This eye-opener implies that the students generally understood their problem with procrastination and took action to fight it when they were given the opportunity to do so, achieving relative success in improving their grades.

What Does This Mean for Your Financial Planning Service?

A lot, I believe.

Although people have all the information and tools available within one or two swipes, they find themselves again and again in the same predicaments as the students – failing to reach what they really want to achieve.


Because without commitments, people keep falling for temptation.

You see, most of your clients don’t get what they really want these days. Not from their jobs, not from their families, not from their religion, not from their government, and most important, not from themselves.

Something is missing in most of your client’s lives. Part of what’s missing is purpose. Values. Worthwhile standards against which your client’s lives can be measured. Part of what’s missing are goals worth pursuing.

As a result, your clients scramble about hungrily seeking distraction and instant-gratification. Through television, via Facebook, and return on investments. Distraction and instant gratification fill the emptiness.  

What most people need, then, is guidance. Guidance from someone with a purpose, with order, with meaning. Someone who shows the way to become organized and clearly focused on a specific worthwhile result.  

And this person, mister and miss Financial Planner, is YOU.

You are the one who’ll become prized for who you are: a leader whose values such as integrity, intention, commitment, vision and (financial) excellence can be used as action steps in the process of producing worthwhile results. 

What kind of results?

Results that satisfy your client’s basic needs:

  • a feeling of competence (or feeling capable)
  • a feeling of relatedness (or belonging and feeling connected to others)
  • a feeling of autonomy (or feeling a sense of mastery and control)

What Do You Need To Do

Unless you believe that you’ll get the most out of giving orders to your clients (just like Ariely did to group nr. 3), you need to consider the group 1-approach.

This is great news for you. It’s scientific proof that your clients really need you, to help reach their goals. To make the approach work, you need to give your clients the opportunity to commit up front to their goals and preferred path of action. This helps your client in the right direction.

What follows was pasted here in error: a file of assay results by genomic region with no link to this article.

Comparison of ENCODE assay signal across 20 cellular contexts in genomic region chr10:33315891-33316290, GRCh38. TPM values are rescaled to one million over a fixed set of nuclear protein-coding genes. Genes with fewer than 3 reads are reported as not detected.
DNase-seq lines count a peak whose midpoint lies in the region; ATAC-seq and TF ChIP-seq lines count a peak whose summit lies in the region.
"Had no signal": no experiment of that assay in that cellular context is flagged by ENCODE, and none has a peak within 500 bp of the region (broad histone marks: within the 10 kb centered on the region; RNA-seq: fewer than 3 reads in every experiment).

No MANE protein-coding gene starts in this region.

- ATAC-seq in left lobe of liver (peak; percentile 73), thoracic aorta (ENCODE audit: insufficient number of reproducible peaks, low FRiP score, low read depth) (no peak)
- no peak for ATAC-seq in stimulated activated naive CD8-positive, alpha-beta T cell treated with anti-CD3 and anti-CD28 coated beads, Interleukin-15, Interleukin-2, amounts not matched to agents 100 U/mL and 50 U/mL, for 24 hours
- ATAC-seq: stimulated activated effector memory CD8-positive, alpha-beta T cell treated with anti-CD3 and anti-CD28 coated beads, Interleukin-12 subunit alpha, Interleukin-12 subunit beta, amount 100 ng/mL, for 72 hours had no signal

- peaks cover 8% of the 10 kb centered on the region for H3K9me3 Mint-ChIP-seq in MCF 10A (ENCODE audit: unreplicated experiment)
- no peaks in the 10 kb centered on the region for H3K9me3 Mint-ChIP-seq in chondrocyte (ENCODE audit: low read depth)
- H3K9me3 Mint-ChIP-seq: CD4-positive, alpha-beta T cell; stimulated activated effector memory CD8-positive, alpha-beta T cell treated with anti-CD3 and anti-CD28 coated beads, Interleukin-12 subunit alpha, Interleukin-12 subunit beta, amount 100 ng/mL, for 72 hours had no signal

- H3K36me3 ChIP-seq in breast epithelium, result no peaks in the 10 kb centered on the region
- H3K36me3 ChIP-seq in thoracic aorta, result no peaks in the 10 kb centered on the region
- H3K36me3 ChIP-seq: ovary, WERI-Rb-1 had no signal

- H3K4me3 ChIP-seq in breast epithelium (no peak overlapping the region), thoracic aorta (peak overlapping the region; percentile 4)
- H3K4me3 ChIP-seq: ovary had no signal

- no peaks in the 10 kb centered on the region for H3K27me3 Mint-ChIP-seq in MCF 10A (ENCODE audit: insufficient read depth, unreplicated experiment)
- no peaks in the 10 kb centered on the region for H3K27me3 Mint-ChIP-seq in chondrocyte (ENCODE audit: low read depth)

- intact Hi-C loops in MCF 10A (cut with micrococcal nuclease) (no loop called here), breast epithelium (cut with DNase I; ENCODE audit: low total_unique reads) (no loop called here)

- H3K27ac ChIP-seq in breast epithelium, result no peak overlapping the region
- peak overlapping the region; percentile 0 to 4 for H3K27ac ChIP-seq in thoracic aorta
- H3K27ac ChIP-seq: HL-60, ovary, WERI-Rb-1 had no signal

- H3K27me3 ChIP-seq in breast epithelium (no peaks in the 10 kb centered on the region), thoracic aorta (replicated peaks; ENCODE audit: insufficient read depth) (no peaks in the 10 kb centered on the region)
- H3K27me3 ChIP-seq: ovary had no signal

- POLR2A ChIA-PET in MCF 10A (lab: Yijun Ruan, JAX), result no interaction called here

However, There Is One Problem Financial Planners Have to Solve First

As you can read in my free eBook, 97% of our clients don’t have goals. They say they don’t have life-goals. No financial goals. No goals at all.

But what your clients actually do, is that they hide. They hide from themselves. Think of it: have you ever had a client who – without you asking – says: “My financial goal is ……………..”

They hide because when they don’t reach their goals they have to admit to themselves they were wrong. And that’s pretty painful.

That’s why people need your help. You need to reassure them that it’s ok to express themselves. And guess what: people love you for that.


Because your clients only care about one thing – themselves.

And when you are helping them to express themselves, you are helping to make them feel good. 

Is this easy? No.

Is this scary for you and your clients? Yes.

Does it have an impact? Yes, like a tsunami.

Do your clients appreciate this? Yes, they LOVE it.

How Do You Help Them Express Themselves?

You help them by taking them on a journey that goes 10% – 25% deeper than they normally go.

You see, one of the biggest ways people ‘hide themselves’ is by speaking in ‘symbolic language’. For example, if your client says:

“I’ve always wanted to be successful”, what do you think successful means?

What you think is success, can be completely different from what your client considers success. Your client might value success in money terms, while you might value success in lifestyle terms.

You and your client can use the same ‘language’ and assume you’re talking about the same thing, while you’re probably not.

This is disastrous. When you assume you understand your client – when you really don’t – you leave them feeling disconnected from you and themselves. It makes you and your client feel dissatisfied and uninspired.

Also your client’s goals stay hidden.

In this scenario the conversation could go like this:

Client: “I’ve always wanted to be successful”